Responsive design has become tremendously popular in only the three years after its birth. And with every right, in my opinion. Now making your website responsive is not just a matter of modifying your stylesheets, you want your images to be responsive too. Serving megabytes of images to mobile devices will cause unnecessary long load times. Without the right tools, making your images responsive can be tougher to tackle than you'd think. In this post, I'll show you how you can leverage some of Hippo’s features to easily get those snappy responsive images on your website.

Choosing a solution

The jury is still out on how responsive images should be implemented, whether it’s through JavaScript, a new HTML tag or completely server-side code. Either way, you can leverage Hippo’s imagesets and image variants to support responsive images while using the technology of your choice. For this blogpost we’ll use one the more popular solutions, Picturefill, by Scott Jehl.

Create an Imageset

The first thing that you’ll need to do is create variants of your images for all the different media types that you want to support. One for mobile, one for tablets, and maybe even more. Luckily, you can let Hippo do most of the work for you, by creating a custom imageset as described in detail on our .org community website. Hippo supported this feature long before the ‘responsiveness hype’ started, since release 7.5 in the beginning of 2011. For this example we’ll use an imageset that has three variants:

  • Original image
  • Tablet
  • Mobile

Image variants in Hippo

Now that you’ve setup your imagesets, we’ll include the Picturefull library using the headContribution tag.

<hst:link path="/js/picturefill.js" var="picturefillJsSrc"/>
<hst:element var="picturefillJs" name="script">
  <hst:attribute name="src" value="${picturefillJsSrc}"/>
</hst:element>
<hst:headContribution category="scripts" element="${picturefillJs}"/>

After this, we can create the links to the image variants and insert them according to the Picturefill syntax.

<hst:link var="img" hippobean="${document.image.original}"/>
<hst:link var="imgTablet" hippobean="${document.image.tablet}"/>
<hst:link var="imgMobile" hippobean="${document.image.mobile}"/>
<figure>
  <span data-picture data-alt="${fn:escapeXml(document.image.fileName)}">
    <span data-src="${imgMobile}"></span>
    <span data-src="${imgTablet}" data-media="(min-width: 640px)"></span>
    <span data-src="${img}"       data-media="(min-width: 800px)"></span>
    <!-- Fallback content for non-JS browsers. Same img src as the initial, unqualified source element. -->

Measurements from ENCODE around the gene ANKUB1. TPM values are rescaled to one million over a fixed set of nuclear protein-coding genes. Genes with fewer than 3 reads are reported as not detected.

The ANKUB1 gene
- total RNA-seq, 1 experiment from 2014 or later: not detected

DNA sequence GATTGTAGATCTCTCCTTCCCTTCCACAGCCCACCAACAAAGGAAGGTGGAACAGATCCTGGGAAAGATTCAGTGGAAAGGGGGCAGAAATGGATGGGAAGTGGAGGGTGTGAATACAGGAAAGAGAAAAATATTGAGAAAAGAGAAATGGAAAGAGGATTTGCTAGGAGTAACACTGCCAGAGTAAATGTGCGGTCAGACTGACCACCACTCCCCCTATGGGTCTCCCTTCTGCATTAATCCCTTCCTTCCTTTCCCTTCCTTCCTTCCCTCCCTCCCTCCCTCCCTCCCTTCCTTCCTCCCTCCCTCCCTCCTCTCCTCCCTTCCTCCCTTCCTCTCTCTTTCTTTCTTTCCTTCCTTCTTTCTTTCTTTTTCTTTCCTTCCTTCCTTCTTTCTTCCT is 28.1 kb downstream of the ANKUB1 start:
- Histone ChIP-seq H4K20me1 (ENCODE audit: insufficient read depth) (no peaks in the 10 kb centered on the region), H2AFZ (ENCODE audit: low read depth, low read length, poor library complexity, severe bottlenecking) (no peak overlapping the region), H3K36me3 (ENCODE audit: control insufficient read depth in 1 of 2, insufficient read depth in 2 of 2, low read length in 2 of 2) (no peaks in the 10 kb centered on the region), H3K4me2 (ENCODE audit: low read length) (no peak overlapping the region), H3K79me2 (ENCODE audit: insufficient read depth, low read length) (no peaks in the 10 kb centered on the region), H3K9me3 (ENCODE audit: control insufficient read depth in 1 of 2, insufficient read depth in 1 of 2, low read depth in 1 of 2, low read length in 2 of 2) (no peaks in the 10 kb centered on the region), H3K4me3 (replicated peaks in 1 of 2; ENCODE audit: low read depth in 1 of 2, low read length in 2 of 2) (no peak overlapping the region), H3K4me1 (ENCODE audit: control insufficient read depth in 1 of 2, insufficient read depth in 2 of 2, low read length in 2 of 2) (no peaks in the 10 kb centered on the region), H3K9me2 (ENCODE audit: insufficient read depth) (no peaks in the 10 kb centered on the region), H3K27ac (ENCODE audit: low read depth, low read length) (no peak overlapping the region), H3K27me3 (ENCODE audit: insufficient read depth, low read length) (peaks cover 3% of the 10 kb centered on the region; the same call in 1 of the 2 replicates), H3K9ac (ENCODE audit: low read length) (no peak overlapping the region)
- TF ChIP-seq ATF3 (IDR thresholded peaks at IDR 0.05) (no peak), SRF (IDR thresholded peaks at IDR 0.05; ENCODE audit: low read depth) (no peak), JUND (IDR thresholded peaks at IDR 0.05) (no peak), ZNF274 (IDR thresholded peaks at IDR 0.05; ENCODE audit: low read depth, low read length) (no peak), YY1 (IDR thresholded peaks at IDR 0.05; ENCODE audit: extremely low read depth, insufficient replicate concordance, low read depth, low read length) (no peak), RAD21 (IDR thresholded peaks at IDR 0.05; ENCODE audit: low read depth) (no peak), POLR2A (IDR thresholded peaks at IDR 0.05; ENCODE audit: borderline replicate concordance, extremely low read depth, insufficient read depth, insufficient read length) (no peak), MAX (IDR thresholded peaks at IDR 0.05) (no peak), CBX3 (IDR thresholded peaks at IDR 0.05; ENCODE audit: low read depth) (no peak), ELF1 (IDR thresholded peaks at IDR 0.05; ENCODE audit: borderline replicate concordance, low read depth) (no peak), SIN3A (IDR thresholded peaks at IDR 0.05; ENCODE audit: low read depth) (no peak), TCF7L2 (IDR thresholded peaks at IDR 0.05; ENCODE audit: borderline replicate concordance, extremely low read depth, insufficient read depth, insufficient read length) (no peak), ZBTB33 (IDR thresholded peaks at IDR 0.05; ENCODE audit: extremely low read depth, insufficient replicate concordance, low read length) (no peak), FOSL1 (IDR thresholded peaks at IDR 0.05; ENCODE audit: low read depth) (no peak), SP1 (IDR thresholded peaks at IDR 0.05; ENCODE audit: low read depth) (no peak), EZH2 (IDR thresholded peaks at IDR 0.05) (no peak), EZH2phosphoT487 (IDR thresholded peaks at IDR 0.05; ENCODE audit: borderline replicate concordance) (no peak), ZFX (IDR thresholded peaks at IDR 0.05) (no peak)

<noscript>
      <img src="${img}" alt="${fn:escapeXml(document.image.fileName)}">
    </noscript>
  </span>
  <figcaption>${fn:escapeXml(document.image.description)}</figcaption>
</figure>

That’s all! Fully responsive images in just a few steps. You can do the same for images stored in rich text fields.

When your website is looking all bright and shiny with the added responsive images, you might notice in time that some of the resized versions don’t always work on small devices. This is where the problem of art direction comes into play.

Art Direction

Scaling down images to multiple smaller variants should work in most situations, however this sometimes fails when you have a large image that contains a lot of detail. This detail will be lost when scaling down. For these images you want to manage the art direction, e.g. zoom in on a specific detail, so the image will still convey its meaning. Take for example the image below on the left and compare it to the mobile version in the middle. It’s hard to see what’s going on in the mobile version of the image. By cropping the image you can still create a meaningful mobile image variant.

Art direction for smaller images 

Using Hippo’s image crop tool

Again, we turn to the CMS. By using the built-in crop tool you can create specific variants for the problematic images. Just open up your image in Hippo and click on the ‘Crop Image’ button for the image variant that you’d like to change. A dotted rectangle will appear on the image, which indicates the to-be-cropped area. You can resize this rectangle and move it around. When you’re happy with the preview, click on the ‘Ok’ button and your image will be cropped and saved. If this somehow doesn’t do the job for you, then you can also use a professional image-editing tool and upload the image directly.

Crop tool in action

On the bottom left you can see how the new cropped variant of the image looks. You're all set now!

Scalability

The solution I've laid out here is a scalable one. This is important if you want to keep up with the increasing number of devices, and increasing variability of the screens. Supporting tablets or smartphones with a high DPI (e.g. iPad 3), is as easy as adding an additional variant and adding it to the template. Finally, you can even go beyond that, and aim for delivering a true mobile customer experience, by going further than responsive design. I'll leave it up to you how far you want to go.

Thanks for reading!